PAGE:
4 Benefits of Social Emotional Learning for Children

For decades, parents have been sending their children to school each day, placing them in an environment that fosters growth and development. But what if education is about more than textbooks and classrooms? As it turns out, social and emotional learning are just as crucial to your child’s development.

Everyone, to some degree, experiences social emotional learning, which is proven to be a key component in an individual’s growth. It is through this form of learning that human beings begin to comprehend social and emotional skills, and develop perspectives and skills that are essential in everyday life.

Some of these include:

  • Identifying emotions
  • Healthy self-perception
  • Impulse control
  • Goal-setting
  • Respect for others
  • Conflict resolution
  • Problem solving

As society advances and more is known about human growth and development, it becomes more apparent that social and emotional learning (SEL) is as valuable to our cognitive development as learning how to read, write, and solve mathematical equations. In fact, a recent study showed that achievement scores are 11 percentile points higher on average amongst students who have received SEL education compared to those haven’t.

But the benefits of the social emotional learning theory reach much further than just academics. By using a digital portfolio app, students and parents can now connect daily and discuss the topics covered during SEL programs, which facilitates parent-child bonding and further develops the mind and emotional core of the child. In fact, children experience a wide range of positive results after completing SEL programs.

Below are four benefits of SEL education for children:

  1. Increased interest in learning

    Children who are exposed to social emotional learning show a stronger level of academic motivation, and have a more positive view of their school. According to a study by PromotePrevent, 33% of students who participated in social and emotional learning reported that they now viewed their school as a safe and caring community, when they hadn’t before. This shows that children gain a deeper appreciation for their learning environments and the people they interact with as a result of SEL exposure.

  2. Improved likelihood of being hired

    A 2015 economic analysis showed that since 1980 automation has replaced repetitive and analytical tasks, creating a higher demand for roles that require social skills. Children that participate in social emotional learning are better equipped to excel in these types of positions. Thus, it is acceptable to conclude that students of SEL education are more likely to articulate their point of view well, represent themselves professionally in job interviews, and handle social conflict in a productive way when in the workplace.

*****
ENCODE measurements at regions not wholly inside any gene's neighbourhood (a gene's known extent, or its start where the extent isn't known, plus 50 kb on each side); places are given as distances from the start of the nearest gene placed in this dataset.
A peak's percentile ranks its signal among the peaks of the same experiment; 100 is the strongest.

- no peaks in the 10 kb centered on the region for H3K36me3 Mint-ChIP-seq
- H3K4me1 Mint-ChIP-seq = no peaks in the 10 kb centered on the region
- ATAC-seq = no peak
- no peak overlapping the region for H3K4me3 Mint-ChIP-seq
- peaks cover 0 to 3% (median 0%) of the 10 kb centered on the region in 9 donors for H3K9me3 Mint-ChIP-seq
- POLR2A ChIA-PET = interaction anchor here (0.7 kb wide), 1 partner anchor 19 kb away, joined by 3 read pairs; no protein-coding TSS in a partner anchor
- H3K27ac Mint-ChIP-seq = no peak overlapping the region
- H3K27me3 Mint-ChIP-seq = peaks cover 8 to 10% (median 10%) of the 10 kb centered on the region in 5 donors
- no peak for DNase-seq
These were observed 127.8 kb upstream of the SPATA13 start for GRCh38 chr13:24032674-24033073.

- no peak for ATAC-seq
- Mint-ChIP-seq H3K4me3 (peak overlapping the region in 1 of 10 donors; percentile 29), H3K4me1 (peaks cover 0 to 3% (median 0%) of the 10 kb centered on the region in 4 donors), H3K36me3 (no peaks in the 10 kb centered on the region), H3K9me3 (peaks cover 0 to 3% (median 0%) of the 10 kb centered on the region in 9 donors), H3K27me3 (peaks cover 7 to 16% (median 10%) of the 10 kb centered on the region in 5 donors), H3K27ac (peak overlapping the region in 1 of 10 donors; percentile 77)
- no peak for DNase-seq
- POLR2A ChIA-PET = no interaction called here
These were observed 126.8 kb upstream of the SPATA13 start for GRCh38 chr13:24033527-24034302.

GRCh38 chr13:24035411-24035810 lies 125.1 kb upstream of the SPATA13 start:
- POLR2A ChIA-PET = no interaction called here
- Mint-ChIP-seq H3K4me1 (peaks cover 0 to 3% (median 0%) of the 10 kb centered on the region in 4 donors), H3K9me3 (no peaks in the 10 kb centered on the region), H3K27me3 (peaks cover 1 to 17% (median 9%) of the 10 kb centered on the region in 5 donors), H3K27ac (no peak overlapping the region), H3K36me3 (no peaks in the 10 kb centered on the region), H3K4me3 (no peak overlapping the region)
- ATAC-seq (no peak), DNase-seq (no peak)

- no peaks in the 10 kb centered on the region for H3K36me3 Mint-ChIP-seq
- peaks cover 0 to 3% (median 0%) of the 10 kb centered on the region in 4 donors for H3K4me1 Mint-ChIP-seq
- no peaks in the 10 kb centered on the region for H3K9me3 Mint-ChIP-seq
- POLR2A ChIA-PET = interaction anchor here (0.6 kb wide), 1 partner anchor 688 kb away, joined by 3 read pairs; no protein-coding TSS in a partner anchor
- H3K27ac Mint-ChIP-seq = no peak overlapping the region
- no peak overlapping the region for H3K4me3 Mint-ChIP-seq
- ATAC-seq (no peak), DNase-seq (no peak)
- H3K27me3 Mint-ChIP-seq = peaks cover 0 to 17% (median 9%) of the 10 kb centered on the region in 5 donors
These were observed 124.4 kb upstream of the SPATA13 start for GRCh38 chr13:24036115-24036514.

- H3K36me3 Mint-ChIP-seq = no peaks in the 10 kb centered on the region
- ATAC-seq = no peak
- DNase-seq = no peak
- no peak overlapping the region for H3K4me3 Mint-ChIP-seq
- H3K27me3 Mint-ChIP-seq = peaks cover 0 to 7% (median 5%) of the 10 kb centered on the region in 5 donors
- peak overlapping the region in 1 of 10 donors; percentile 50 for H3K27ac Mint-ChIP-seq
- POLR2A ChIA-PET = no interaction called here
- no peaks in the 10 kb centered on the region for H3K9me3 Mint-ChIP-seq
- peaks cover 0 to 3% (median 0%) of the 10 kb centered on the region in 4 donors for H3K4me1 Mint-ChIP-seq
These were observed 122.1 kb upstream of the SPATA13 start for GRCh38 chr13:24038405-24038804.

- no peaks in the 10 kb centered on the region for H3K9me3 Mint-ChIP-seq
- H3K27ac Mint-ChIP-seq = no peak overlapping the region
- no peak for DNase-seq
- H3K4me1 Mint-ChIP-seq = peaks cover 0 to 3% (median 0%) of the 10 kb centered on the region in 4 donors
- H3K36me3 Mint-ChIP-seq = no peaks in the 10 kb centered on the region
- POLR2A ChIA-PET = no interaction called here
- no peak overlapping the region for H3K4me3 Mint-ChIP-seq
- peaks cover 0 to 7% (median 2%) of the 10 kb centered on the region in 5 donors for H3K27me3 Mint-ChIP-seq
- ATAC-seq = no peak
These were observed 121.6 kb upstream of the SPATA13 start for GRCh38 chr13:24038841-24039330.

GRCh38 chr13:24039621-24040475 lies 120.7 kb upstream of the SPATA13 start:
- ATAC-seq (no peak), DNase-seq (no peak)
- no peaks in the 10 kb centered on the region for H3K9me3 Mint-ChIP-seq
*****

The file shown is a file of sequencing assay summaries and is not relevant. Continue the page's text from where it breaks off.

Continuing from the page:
3. Stronger social relationships and reduced social anxiety

    Students who develop their social emotional skills through SEL education benefit from deepened bonds with their peers and others they interact with regularly. This was demonstrated in a 2005 study by the Institute of Education Sciences. In the study, children who participated in SEL lessons worked together more cooperatively and responded more positively to pro-social goals. SEL students also have fewer occurrences of depression, anxiety, stress and social withdraw as evidenced by measures like the Children’s Manifest Anxiety Scale.

  4. Less likelihood of engaging in dangerous behaviors later in life

    Students who take part in social emotional learning have been proven to engage in less delinquent behaviors, including vandalism, theft, assault, and disorderly conduct. In a study by Edweek, it was shown that only 937 students out of 2,374 who participated engaged in delinquent behaviors at three months post-SEL learning. When the study was applied to the same number of students who had never participated in SEL learning, the number was much higher, with 1,264 of the students engaging in delinquent behavior three months later. Thus, SEL education resulted in a 12% decrease in delinquent behaviour amongst participants. A fantastic outcome that reduces the amount of money spent on criminal detainment and rehabilitation.

But perhaps the most inspiring proof that social emotional learning is beneficial comes from the fact that 83% of school principals in the United States state that they believe SEL education is important and valuable for students, and that 97% of school principals believe that SEL increases academic achievement amongst students.

The bottom line? The education system is evolving, and academic leaders

are now acknowledging that children learn better when education is approached from both an academic standpoint and a social/emotional standpoint. As children grow within our educational systems, it is important to support them in all aspects of their development, and that is precisely what social emotional learning aims to do.

Interested in introducing more opportunities for developing social emotional skills? Check out our student digital portfolios app within ClassDojo to see how it works!

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